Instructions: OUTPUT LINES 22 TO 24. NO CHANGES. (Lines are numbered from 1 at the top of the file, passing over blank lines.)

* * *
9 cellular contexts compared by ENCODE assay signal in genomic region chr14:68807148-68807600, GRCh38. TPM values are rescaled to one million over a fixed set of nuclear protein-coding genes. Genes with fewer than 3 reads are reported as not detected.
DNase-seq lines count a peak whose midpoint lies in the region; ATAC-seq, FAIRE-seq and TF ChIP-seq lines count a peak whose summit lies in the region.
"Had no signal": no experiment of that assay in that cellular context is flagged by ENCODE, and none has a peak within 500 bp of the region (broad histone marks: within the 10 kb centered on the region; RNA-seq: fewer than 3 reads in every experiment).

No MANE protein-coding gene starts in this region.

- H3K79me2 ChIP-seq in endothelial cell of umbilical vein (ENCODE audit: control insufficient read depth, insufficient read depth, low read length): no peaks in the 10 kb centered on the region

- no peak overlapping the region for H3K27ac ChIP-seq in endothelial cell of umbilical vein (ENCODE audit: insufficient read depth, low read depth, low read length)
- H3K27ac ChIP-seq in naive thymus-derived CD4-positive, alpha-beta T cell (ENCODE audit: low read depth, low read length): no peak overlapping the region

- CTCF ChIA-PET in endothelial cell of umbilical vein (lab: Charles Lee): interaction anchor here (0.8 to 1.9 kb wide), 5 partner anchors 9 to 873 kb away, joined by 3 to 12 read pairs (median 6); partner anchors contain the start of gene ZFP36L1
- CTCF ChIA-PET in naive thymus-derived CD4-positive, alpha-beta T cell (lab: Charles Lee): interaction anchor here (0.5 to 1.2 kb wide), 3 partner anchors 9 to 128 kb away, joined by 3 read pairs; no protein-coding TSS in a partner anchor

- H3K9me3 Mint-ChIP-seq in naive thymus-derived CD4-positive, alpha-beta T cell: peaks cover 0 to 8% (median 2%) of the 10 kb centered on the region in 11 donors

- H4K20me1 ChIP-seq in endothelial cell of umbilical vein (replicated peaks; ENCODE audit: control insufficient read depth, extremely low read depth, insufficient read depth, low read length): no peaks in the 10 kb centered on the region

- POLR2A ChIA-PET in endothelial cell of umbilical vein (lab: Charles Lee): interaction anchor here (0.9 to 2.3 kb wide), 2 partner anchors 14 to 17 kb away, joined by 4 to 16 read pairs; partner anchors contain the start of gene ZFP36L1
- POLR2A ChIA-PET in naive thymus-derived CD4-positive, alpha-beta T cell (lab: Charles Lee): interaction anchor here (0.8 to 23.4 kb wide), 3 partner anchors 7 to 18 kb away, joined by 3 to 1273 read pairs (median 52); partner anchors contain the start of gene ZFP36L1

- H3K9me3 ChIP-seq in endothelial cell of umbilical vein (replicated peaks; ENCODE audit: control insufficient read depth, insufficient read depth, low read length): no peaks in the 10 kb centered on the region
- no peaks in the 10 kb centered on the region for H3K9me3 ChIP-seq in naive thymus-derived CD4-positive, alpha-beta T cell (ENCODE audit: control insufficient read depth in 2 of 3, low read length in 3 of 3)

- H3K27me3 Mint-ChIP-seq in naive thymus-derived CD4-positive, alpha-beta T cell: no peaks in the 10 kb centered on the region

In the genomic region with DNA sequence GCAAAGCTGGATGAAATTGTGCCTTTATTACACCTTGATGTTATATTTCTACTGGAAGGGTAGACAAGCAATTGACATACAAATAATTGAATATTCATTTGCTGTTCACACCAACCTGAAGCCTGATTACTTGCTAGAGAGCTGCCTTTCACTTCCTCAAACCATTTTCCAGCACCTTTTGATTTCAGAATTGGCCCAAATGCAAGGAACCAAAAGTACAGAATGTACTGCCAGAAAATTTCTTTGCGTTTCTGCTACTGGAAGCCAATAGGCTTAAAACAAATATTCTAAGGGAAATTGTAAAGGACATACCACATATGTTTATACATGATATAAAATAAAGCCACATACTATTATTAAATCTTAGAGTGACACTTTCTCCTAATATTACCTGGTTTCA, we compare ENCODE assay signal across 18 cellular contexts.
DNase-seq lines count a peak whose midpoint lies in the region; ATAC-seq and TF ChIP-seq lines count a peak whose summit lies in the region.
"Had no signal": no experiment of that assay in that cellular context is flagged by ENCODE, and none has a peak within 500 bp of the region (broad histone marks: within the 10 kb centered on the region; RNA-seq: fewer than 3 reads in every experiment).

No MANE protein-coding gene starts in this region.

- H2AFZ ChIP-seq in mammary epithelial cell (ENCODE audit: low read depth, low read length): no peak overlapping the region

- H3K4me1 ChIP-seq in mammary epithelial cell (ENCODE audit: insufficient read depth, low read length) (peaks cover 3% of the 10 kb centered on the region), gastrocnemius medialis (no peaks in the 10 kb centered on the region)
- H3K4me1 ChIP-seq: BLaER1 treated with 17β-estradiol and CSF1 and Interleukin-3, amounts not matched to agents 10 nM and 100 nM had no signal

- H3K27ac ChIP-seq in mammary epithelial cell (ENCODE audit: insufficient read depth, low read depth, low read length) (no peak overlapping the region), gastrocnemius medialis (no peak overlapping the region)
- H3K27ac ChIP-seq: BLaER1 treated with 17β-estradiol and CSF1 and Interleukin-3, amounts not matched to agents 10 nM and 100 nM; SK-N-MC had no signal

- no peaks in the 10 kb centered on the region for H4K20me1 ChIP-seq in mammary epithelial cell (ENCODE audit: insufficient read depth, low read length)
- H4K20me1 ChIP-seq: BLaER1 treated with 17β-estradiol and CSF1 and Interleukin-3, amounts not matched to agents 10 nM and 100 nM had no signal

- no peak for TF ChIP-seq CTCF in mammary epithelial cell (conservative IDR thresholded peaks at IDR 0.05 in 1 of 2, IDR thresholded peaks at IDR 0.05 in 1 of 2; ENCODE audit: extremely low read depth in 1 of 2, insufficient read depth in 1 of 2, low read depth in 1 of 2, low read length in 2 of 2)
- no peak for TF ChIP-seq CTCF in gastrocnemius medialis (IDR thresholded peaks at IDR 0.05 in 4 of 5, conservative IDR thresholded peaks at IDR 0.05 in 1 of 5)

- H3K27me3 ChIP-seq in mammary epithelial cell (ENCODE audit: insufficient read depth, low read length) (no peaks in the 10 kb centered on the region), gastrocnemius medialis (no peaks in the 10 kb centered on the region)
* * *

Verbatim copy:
- H3K4me1 ChIP-seq in mammary epithelial cell (ENCODE audit: insufficient read depth, low read length) (peaks cover 3% of the 10 kb centered on the region), gastrocnemius medialis (no peaks in the 10 kb centered on the region)
- H3K4me1 ChIP-seq: BLaER1 treated with 17β-estradiol and CSF1 and Interleukin-3, amounts not matched to agents 10 nM and 100 nM had no signal

- H3K27ac ChIP-seq in mammary epithelial cell (ENCODE audit: insufficient read depth, low read depth, low read length) (no peak overlapping the region), gastrocnemius medialis (no peak overlapping the region)